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Ready to pour 002.JPG
Pole barn 003.JPG
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I've been working on my latest shack since spring thaw. I'm doing the plumbing, electrical, solar, excavation and architectural work myself, younger men doing the real work. Pole barn siding is local rough sawn board and batten. The logs are being done at the log yard, then will get disassembled and hauled to my foundation in a week or two.
 

hoarder

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They removed the top two courses of logs, set them up on the ground and built the roof system on top. I guess it's easier for them to do it that way. The log truss supports the roof over the front overhang.
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Irons

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Damn Hoarder that house is going to be gorgeous man. Kudos to you for doing what it takes to make a project like that happen.
With all of the things involved and all the steps that you have to make happen at the right time it seems like the actual building is the easy part!

.:2 thumbs up:
 

hoarder

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With all of the things involved and all the steps that you have to make happen at the right time
Don't give me more credit for timing than I deserve.
They started on the log package in May and said it was going to take 8 weeks to complete in their yard. I rushed like crazy to get the foundation done. When Montana went up in flames, all the log peelers quit and went to work as firefighters, which is easier and pays much better. The two guys doing the log work are 55 and 72 years old, and no amount of coercion would get them to finish peeling the logs, so it just sat there for months. When they bring the logs to my place, the crane will have to chain up to make it up my icy driveway and they'll be working in freezing weather and snow. But that's just typical homebuilding in Montana.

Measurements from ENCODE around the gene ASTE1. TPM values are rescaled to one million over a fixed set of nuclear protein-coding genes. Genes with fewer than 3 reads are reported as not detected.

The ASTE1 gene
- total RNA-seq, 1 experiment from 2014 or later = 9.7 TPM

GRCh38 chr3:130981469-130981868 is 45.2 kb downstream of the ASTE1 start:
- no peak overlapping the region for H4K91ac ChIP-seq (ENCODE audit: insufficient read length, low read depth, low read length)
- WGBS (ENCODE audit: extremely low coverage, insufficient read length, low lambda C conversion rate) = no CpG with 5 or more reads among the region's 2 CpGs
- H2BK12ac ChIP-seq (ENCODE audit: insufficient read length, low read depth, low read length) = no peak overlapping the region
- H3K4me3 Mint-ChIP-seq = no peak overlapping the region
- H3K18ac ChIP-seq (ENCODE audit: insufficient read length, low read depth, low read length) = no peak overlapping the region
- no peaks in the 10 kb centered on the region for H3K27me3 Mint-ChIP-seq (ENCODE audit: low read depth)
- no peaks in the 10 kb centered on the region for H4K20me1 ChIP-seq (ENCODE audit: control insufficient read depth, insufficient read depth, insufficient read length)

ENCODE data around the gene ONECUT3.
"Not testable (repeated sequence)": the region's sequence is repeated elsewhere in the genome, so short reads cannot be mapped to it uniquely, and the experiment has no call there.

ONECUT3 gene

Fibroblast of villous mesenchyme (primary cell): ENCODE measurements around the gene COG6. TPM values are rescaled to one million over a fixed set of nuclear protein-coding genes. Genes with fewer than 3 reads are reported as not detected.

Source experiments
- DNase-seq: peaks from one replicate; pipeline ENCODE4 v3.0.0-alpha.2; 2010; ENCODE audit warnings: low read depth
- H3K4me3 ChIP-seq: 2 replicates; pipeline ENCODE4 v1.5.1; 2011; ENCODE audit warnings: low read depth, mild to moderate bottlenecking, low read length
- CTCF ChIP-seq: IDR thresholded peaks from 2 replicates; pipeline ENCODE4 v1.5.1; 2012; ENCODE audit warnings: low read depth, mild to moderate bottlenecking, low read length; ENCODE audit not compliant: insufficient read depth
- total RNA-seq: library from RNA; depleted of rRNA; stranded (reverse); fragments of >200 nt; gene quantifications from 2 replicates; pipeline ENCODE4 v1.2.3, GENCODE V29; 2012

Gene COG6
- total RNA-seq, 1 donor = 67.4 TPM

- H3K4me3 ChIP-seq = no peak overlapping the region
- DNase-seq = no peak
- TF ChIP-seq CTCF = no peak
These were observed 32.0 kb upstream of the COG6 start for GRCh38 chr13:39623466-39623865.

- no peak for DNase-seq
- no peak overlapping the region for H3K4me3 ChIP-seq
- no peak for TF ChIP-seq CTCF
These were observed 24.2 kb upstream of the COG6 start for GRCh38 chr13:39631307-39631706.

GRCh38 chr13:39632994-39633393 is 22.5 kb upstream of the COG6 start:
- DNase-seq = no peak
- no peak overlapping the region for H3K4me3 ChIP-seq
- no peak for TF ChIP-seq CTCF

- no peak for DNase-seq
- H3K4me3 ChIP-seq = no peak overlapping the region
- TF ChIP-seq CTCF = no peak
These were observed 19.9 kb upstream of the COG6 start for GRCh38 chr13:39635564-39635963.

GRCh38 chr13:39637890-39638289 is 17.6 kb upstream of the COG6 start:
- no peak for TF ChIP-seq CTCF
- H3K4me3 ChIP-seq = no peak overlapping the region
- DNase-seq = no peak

andial

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Looks dry there.
 

Hystckndle

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Spent all summer in the dirt. Now there is a beeeg giant slab covering the whole area from the forms in the back to the right side of the picture.
Hut is in the middle and some prefab engineered data center hootie dotters ( I.E. prima donna supplied stuff ) were set on the slab over our stub ups and a 1Mwat generator.
Starting phase 2 hopefully after start up of this one, going on now, early next year.
Awesome thread this one.
07-25-17.jpg

IMG_0034 (002).jpg
 
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Hystckndle

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Edit to add:
Set the prefab modules on our junk in the open yard.
Not a whole lotta wiggle room.
And viola' ! , instant data center after the prima donnas fly in and do their thing.
Customer " thinks " that all of this stuff is cheaper than the stand alone building concept.
Jury still out.
Regards to all.